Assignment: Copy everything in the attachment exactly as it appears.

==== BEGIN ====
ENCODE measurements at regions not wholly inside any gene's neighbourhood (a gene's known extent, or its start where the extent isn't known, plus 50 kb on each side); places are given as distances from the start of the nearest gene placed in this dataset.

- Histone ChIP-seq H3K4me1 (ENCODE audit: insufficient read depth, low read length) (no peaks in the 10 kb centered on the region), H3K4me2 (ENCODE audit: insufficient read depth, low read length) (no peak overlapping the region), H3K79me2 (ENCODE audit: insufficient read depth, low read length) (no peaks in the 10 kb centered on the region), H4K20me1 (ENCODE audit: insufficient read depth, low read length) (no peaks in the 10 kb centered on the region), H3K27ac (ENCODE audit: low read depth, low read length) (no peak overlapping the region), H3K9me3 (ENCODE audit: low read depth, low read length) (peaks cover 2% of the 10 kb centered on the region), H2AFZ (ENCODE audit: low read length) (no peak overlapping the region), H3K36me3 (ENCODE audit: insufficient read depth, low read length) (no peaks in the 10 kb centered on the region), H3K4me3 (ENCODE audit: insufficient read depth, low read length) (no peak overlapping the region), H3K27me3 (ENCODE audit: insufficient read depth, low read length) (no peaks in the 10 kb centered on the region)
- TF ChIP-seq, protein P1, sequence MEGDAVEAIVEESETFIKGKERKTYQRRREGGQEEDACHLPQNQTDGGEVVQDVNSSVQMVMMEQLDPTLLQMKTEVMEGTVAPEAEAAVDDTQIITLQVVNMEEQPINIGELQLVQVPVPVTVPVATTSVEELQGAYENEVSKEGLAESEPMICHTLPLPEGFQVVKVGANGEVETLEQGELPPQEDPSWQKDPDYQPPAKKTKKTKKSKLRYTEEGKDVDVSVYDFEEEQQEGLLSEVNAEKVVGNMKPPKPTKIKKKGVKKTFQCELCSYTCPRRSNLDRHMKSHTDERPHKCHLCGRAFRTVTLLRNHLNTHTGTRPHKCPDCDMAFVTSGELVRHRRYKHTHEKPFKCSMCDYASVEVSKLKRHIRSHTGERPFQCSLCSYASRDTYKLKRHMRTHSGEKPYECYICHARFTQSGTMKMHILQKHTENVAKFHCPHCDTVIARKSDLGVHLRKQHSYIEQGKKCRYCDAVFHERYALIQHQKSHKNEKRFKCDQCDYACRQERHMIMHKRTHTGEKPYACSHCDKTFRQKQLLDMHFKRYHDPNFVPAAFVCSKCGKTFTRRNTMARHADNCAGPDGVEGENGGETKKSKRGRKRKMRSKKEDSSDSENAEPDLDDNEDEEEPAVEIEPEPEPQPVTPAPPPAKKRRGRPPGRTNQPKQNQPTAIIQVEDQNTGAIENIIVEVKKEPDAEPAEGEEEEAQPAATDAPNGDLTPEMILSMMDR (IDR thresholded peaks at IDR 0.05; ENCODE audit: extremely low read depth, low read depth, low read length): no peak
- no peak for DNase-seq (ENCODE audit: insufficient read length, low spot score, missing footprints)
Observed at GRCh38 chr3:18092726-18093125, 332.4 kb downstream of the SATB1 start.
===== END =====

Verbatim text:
ENCODE measurements at regions not wholly inside any gene's neighbourhood (a gene's known extent, or its start where the extent isn't known, plus 50 kb on each side); places are given as distances from the start of the nearest gene placed in this dataset.

- Histone ChIP-seq H3K4me1 (ENCODE audit: insufficient read depth, low read length) (no peaks in the 10 kb centered on the region), H3K4me2 (ENCODE audit: insufficient read depth, low read length) (no peak overlapping the region), H3K79me2 (ENCODE audit: insufficient read depth, low read length) (no peaks in the 10 kb centered on the region), H4K20me1 (ENCODE audit: insufficient read depth, low read length) (no peaks in the 10 kb centered on the region), H3K27ac (ENCODE audit: low read depth, low read length) (no peak overlapping the region), H3K9me3 (ENCODE audit: low read depth, low read length) (peaks cover 2% of the 10 kb centered on the region), H2AFZ (ENCODE audit: low read length) (no peak overlapping the region), H3K36me3 (ENCODE audit: insufficient read depth, low read length) (no peaks in the 10 kb centered on the region), H3K4me3 (ENCODE audit: insufficient read depth, low read length) (no peak overlapping the region), H3K27me3 (ENCODE audit: insufficient read depth, low read length) (no peaks in the 10 kb centered on the region)
- TF ChIP-seq, protein P1, sequence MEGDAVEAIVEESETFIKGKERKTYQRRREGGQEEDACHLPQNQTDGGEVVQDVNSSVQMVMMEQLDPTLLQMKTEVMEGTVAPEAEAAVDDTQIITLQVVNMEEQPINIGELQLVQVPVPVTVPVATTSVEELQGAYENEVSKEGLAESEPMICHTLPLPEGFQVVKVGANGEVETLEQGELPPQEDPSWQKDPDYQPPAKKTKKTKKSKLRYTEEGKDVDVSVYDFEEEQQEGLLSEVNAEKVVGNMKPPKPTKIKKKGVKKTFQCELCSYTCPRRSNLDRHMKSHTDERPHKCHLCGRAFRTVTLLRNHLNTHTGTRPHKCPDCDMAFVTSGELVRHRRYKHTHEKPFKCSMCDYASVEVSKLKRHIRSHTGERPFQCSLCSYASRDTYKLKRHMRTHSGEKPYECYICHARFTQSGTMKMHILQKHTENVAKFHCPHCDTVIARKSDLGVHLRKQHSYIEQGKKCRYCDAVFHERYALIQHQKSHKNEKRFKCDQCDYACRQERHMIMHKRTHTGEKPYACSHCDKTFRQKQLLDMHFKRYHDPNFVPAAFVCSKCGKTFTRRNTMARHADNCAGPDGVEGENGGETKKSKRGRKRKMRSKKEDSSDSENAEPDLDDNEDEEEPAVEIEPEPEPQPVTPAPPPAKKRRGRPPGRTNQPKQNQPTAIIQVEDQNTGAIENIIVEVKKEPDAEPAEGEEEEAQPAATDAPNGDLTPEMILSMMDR (IDR thresholded peaks at IDR 0.05; ENCODE audit: extremely low read depth, low read depth, low read length): no peak
- no peak for DNase-seq (ENCODE audit: insufficient read length, low spot score, missing footprints)
Observed at GRCh38 chr3:18092726-18093125, 332.4 kb downstream of the SATB1 start.